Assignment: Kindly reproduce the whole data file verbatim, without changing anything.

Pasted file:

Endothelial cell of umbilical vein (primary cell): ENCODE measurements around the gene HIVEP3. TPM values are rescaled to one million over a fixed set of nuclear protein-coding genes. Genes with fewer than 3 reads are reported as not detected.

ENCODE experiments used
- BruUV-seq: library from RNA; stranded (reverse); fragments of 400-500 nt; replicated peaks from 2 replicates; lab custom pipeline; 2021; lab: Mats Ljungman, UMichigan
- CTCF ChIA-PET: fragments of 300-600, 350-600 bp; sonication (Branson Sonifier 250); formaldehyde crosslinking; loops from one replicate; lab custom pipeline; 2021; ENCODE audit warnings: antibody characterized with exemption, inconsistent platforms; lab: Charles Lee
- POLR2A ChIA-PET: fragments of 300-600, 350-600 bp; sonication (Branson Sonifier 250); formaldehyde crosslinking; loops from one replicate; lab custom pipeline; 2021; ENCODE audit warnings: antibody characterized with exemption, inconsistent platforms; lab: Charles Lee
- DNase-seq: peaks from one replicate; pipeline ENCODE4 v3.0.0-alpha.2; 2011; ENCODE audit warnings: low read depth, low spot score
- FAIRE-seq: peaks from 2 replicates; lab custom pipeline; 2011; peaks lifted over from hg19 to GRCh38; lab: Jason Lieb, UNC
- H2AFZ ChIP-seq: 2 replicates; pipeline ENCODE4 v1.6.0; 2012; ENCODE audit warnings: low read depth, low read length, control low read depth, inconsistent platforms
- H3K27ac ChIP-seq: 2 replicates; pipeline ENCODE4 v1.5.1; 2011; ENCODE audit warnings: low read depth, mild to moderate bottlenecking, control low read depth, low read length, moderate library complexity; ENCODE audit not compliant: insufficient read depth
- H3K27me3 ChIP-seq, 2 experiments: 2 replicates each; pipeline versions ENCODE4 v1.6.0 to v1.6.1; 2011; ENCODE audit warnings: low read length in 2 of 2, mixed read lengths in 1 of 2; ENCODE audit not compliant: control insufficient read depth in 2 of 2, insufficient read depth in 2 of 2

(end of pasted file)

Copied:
Endothelial cell of umbilical vein (primary cell): ENCODE measurements around the gene HIVEP3. TPM values are rescaled to one million over a fixed set of nuclear protein-coding genes. Genes with fewer than 3 reads are reported as not detected.

ENCODE experiments used
- BruUV-seq: library from RNA; stranded (reverse); fragments of 400-500 nt; replicated peaks from 2 replicates; lab custom pipeline; 2021; lab: Mats Ljungman, UMichigan
- CTCF ChIA-PET: fragments of 300-600, 350-600 bp; sonication (Branson Sonifier 250); formaldehyde crosslinking; loops from one replicate; lab custom pipeline; 2021; ENCODE audit warnings: antibody characterized with exemption, inconsistent platforms; lab: Charles Lee
- POLR2A ChIA-PET: fragments of 300-600, 350-600 bp; sonication (Branson Sonifier 250); formaldehyde crosslinking; loops from one replicate; lab custom pipeline; 2021; ENCODE audit warnings: antibody characterized with exemption, inconsistent platforms; lab: Charles Lee
- DNase-seq: peaks from one replicate; pipeline ENCODE4 v3.0.0-alpha.2; 2011; ENCODE audit warnings: low read depth, low spot score
- FAIRE-seq: peaks from 2 replicates; lab custom pipeline; 2011; peaks lifted over from hg19 to GRCh38; lab: Jason Lieb, UNC
- H2AFZ ChIP-seq: 2 replicates; pipeline ENCODE4 v1.6.0; 2012; ENCODE audit warnings: low read depth, low read length, control low read depth, inconsistent platforms
- H3K27ac ChIP-seq: 2 replicates; pipeline ENCODE4 v1.5.1; 2011; ENCODE audit warnings: low read depth, mild to moderate bottlenecking, control low read depth, low read length, moderate library complexity; ENCODE audit not compliant: insufficient read depth
- H3K27me3 ChIP-seq, 2 experiments: 2 replicates each; pipeline versions ENCODE4 v1.6.0 to v1.6.1; 2011; ENCODE audit warnings: low read length in 2 of 2, mixed read lengths in 1 of 2; ENCODE audit not compliant: control insufficient read depth in 2 of 2, insufficient read depth in 2 of 2